Measuring Worm Moths


Measuring worms ("inchworms," "medidores") are the caterpillars of the family Geometridae, a large family (4,452 species; Heppner in press) in the Neotropics of mostly small to medium (WS 1-3 cm), drably or cryptically marked moths. Their wings are generally large in proportion to the body and display a great range of outline shape and color; perhaps most are brown or gray, but there are many green species. A few adults are mimetic, such as Atyria dicroides, which resembles net-winged beetles and their other lepidopteran mimics, or common and conspicuous, such as the polka dot moth (Pantherodes pardalaria; fig. 10.1 Of) with large blue-gray spots, rimmed and centered with black, on a yellow background.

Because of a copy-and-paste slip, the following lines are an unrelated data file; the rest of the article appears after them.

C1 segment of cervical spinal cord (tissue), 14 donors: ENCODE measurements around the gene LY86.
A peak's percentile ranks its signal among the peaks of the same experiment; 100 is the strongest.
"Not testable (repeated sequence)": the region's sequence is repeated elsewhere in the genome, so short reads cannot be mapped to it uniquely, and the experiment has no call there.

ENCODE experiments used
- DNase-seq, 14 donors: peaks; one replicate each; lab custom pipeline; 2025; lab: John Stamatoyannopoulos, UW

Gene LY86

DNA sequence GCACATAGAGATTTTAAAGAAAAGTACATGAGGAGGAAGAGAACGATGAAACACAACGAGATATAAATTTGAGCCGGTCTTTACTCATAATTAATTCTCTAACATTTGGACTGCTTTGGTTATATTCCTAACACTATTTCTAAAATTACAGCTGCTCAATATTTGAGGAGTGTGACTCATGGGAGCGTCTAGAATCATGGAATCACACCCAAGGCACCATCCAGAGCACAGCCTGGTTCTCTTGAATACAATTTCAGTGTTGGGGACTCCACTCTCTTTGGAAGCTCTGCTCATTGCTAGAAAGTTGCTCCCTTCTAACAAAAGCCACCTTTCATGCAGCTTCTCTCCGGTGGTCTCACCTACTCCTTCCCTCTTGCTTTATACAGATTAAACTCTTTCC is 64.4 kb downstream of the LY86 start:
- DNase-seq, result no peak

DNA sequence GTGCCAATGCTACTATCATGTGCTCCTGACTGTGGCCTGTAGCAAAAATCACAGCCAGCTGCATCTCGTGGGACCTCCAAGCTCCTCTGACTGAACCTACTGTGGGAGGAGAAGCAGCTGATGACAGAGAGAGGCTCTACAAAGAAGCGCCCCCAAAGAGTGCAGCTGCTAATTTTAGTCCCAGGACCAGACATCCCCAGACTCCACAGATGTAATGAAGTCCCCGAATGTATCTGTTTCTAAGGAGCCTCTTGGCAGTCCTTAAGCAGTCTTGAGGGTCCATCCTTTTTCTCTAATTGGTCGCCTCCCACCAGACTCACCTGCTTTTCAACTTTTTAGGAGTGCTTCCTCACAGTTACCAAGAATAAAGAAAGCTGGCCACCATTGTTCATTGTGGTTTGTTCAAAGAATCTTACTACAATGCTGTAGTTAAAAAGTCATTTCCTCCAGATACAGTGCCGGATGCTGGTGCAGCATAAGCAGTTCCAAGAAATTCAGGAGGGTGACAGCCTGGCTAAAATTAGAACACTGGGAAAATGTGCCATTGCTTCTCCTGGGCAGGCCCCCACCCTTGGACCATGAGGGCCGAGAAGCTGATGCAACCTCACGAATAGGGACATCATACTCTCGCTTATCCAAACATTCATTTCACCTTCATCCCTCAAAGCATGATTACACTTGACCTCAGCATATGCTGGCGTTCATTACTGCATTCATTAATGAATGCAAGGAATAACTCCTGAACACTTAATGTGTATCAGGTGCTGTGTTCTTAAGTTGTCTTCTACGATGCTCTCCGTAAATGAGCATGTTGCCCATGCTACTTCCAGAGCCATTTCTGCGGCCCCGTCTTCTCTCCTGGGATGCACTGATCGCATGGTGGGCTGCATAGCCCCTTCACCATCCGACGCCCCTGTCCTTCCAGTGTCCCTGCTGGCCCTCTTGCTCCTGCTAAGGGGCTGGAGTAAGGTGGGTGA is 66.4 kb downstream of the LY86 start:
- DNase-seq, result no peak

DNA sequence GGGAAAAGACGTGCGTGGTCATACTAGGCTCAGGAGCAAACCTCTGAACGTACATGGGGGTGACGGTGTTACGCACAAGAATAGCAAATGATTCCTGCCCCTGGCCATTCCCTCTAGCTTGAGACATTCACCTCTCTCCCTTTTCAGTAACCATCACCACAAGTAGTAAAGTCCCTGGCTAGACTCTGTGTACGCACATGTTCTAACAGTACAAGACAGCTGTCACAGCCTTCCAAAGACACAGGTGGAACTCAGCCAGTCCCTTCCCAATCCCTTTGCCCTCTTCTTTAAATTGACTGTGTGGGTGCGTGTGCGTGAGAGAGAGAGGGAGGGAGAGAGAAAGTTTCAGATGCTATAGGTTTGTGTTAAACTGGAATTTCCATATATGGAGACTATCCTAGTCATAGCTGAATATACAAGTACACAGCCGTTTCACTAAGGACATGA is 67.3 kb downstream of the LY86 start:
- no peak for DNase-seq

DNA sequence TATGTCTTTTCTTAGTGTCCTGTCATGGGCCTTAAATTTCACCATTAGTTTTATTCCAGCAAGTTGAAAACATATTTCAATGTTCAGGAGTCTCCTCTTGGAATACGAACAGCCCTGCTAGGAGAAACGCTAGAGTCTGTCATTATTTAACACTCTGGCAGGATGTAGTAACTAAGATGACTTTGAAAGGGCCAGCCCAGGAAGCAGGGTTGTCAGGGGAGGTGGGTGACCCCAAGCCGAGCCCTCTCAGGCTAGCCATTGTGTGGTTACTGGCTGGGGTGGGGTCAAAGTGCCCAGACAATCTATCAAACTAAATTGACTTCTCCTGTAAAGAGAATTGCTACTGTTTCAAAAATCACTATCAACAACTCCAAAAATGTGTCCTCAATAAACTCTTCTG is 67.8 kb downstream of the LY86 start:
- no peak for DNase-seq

Larvae typically lack all but the posterior-most two pairs of abdominal legs and advance by alternately releasing hold by these and the thoracic legs and looping the body (fig. lO.lOe). Many look like sticks or stems with their wrinkled skins and gnarled or spined bodies. When disturbed, their resemblance to twigs is enhanced by their habit of freezing rigidly in an extended posture.


Heppner, J. B. In press. Lepidoptera family classification: A guide to the higher categories, world diversity and literature resources of the butterflies and moths. Flora and Fauna, Gainesville.

0 0

Post a comment